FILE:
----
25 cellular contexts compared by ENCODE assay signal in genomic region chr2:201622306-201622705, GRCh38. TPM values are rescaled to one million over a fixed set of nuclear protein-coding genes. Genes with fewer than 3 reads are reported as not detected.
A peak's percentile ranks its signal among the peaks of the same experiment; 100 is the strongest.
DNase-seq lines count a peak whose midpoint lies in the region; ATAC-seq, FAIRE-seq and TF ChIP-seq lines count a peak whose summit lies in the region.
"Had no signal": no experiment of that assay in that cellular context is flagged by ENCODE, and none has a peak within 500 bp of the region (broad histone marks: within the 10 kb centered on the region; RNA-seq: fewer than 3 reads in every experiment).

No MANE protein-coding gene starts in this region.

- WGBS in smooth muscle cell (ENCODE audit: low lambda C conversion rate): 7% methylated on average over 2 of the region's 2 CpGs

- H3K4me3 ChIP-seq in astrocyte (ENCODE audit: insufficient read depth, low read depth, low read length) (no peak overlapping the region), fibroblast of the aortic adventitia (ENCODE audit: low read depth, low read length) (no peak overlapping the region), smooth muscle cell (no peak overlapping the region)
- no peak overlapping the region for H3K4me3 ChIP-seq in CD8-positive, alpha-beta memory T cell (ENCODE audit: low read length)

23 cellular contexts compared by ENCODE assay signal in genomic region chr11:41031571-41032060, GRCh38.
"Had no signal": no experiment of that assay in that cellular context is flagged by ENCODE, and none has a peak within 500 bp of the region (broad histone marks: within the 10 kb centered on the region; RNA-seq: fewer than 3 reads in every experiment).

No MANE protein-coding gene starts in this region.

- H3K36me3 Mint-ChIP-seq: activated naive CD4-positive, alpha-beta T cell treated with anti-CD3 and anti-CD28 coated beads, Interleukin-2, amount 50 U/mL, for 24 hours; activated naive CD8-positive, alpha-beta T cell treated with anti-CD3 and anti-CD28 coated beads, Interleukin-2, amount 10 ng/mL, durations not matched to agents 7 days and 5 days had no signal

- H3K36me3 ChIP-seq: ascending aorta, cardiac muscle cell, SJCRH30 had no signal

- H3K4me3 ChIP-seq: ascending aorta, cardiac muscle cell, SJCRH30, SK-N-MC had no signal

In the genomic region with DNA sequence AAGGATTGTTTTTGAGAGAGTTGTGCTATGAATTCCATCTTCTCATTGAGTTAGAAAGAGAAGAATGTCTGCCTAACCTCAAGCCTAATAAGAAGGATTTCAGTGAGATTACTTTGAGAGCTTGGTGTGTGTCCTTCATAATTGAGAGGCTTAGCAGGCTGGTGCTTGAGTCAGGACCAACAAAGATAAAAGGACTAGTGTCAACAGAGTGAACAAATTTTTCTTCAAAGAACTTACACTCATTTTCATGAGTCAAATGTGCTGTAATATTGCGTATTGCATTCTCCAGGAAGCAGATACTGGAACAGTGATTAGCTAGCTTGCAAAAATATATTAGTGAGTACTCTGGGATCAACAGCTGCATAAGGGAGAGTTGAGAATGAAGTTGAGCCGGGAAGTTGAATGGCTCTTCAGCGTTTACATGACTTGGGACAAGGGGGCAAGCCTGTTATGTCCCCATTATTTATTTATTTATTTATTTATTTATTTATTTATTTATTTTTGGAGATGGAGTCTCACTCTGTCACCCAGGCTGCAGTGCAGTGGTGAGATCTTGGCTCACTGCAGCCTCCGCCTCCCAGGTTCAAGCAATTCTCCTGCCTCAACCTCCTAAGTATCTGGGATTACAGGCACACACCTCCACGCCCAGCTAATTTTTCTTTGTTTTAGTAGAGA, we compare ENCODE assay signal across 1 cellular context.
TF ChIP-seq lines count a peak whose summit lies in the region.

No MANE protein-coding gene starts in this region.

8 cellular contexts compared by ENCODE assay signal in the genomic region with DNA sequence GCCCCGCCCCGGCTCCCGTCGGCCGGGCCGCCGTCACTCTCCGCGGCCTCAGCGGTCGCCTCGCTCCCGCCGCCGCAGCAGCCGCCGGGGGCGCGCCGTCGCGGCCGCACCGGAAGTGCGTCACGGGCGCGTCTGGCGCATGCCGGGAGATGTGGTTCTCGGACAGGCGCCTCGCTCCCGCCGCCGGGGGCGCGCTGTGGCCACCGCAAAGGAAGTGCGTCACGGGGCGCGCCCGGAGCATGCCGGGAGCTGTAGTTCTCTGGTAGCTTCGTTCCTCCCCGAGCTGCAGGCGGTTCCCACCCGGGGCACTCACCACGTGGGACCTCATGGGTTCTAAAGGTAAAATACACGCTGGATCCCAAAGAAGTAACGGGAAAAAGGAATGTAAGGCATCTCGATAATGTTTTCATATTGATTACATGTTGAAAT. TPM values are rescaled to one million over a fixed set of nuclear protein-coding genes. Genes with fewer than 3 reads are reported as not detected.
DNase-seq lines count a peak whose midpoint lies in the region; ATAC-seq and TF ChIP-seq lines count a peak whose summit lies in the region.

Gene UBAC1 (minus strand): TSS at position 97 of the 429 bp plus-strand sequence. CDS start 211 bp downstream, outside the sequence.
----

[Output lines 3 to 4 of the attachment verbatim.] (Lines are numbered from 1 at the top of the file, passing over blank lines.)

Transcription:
DNase-seq lines count a peak whose midpoint lies in the region; ATAC-seq, FAIRE-seq and TF ChIP-seq lines count a peak whose summit lies in the region.
"Had no signal": no experiment of that assay in that cellular context is flagged by ENCODE, and none has a peak within 500 bp of the region (broad histone marks: within the 10 kb centered on the region; RNA-seq: fewer than 3 reads in every experiment).